What's your problem?

I run a delicatessen chain in the north-west. It's a family business, which I took over from my father 15 years ago. Over the past two years the firm has grown considerably and I'm now starting to think of getting another person in to help me at a strategic level, with an eye on grooming them for succession.

by Jeremy Bullmore
Last Updated: 31 Aug 2010

My 22-year-old son has always expressed an interest in taking over from me but - I'm loath to say this - I really don't think he's up to the job. How do I let him down gently?

Given that you yourself took over from your father, I suppose your son's sense of expectation is understandable - but I do hope you haven't given him even tacit encouragement. It's this phrase ‘let him down lightly' that worries me. He really shouldn't have been up there in the first place. Even if you rated him more highly than you do, he's far too inexperienced at 22 to be formally marked out for succession. And anyway, you've only been running the joint for 15 years: it seems a bit premature to start identifying a crown prince. I know succession planning is supposed to be a central part of good corporate governance but if you mark out someone too early and then keep them waiting in the wings for years it can have a stultifying effect on the whole business - not least on the anointed one. As far as your son is concerned, much the best bet would be for him to embark on a career somewhere else altogether - though maybe in a related trade. He needs to prove to himself - and indeed, to others - that he can make his own way without the ever-present suspicion that he owes almost everything to being Daddy's boy. By making this suggestion to him, you're clearly challenging any hopes he may harbour of early preferment, but doing it in a confident and positive way. And, of course, if he were ever to return to your business, a successful stint elsewhere would make his re-entry a great deal more acceptable to the rest of your staff. By all means take on someone senior to help you at a strategic level - but be sure you don't dangle the prospect of succession in front of them as part of the deal. It's far too soon to commit yourself and anyway, you shouldn't need to.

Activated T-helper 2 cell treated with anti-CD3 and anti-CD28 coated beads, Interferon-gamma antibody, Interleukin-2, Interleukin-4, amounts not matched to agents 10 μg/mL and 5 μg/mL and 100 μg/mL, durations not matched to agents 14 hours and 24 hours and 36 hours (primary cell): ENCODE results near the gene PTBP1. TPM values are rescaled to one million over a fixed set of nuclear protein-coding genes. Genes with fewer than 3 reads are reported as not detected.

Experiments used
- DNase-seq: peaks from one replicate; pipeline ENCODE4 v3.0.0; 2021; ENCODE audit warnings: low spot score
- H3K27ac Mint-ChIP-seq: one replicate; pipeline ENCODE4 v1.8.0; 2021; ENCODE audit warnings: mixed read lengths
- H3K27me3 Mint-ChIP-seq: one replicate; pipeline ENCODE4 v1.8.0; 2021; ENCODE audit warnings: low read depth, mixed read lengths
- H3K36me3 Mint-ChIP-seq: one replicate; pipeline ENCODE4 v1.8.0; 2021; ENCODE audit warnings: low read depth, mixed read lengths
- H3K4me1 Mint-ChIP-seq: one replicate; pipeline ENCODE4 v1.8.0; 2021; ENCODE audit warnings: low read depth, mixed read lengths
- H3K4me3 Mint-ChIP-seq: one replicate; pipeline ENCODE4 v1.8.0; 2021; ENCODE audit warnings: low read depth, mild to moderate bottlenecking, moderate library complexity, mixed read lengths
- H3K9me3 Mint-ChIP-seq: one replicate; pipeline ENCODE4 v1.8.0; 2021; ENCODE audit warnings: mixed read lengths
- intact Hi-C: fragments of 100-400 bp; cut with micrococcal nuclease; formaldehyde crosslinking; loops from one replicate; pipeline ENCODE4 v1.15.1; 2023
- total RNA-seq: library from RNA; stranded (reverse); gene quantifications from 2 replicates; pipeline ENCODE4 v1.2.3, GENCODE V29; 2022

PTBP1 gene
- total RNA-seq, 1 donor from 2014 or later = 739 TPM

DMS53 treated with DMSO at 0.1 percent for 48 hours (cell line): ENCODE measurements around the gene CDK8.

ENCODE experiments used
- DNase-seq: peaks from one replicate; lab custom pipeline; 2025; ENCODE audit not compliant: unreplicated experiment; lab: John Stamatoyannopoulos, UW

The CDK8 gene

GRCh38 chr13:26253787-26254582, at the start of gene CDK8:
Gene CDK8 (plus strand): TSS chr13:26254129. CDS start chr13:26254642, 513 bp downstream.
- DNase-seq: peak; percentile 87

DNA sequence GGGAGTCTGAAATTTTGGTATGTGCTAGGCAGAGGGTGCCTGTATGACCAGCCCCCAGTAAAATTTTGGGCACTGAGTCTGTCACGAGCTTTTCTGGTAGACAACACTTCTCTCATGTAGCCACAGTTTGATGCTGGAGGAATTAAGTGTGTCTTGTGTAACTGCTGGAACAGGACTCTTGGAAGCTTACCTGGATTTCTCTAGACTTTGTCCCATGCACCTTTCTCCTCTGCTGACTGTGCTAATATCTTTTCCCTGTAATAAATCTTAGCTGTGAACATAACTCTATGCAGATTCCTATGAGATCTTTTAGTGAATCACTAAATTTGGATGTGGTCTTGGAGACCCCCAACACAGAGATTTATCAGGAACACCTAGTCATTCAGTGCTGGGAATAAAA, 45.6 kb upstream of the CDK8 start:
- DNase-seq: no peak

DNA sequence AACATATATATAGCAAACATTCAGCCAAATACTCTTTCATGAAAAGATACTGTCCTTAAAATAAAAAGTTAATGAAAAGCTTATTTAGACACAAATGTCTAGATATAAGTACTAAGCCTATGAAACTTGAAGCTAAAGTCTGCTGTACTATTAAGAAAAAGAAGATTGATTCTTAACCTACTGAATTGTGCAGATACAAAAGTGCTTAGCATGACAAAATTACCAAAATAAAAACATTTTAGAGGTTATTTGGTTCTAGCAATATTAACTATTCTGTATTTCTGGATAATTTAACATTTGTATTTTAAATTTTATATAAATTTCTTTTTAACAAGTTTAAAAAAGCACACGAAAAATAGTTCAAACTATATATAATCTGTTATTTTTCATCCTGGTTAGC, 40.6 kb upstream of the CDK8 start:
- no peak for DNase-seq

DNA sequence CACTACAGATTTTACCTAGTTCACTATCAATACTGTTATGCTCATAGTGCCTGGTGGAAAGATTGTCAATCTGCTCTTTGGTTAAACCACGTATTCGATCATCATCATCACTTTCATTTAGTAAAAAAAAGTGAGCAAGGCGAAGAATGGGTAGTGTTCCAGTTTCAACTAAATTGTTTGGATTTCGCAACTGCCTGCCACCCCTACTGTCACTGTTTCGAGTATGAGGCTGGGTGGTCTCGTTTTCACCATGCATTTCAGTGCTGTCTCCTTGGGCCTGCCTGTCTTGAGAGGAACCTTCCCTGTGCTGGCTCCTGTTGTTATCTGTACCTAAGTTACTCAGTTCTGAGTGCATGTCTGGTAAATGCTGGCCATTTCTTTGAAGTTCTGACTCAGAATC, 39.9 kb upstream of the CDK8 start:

Find this article useful?

Get more great articles like this in your inbox every lunchtime

When spying on your staff backfires

As Barclays' recently-scrapped tracking software shows, snooping on your colleagues is never a good idea....

A CEO’s guide to smart decision-making

You spend enough time doing it, but have you ever thought about how you do...

What Tinder can teach you about recruitment

How to make sure top talent swipes right on your business.

An Orwellian nightmare for mice: Pest control in the digital age

Case study: Rentokil’s smart mouse traps use real-time surveillance, transforming the company’s service offer.

Public failure can be the best thing that happens to you

But too often businesses stigmatise it.

Andrew Strauss: Leadership lessons from an international cricket captain

"It's more important to make the decision right than make the right decision."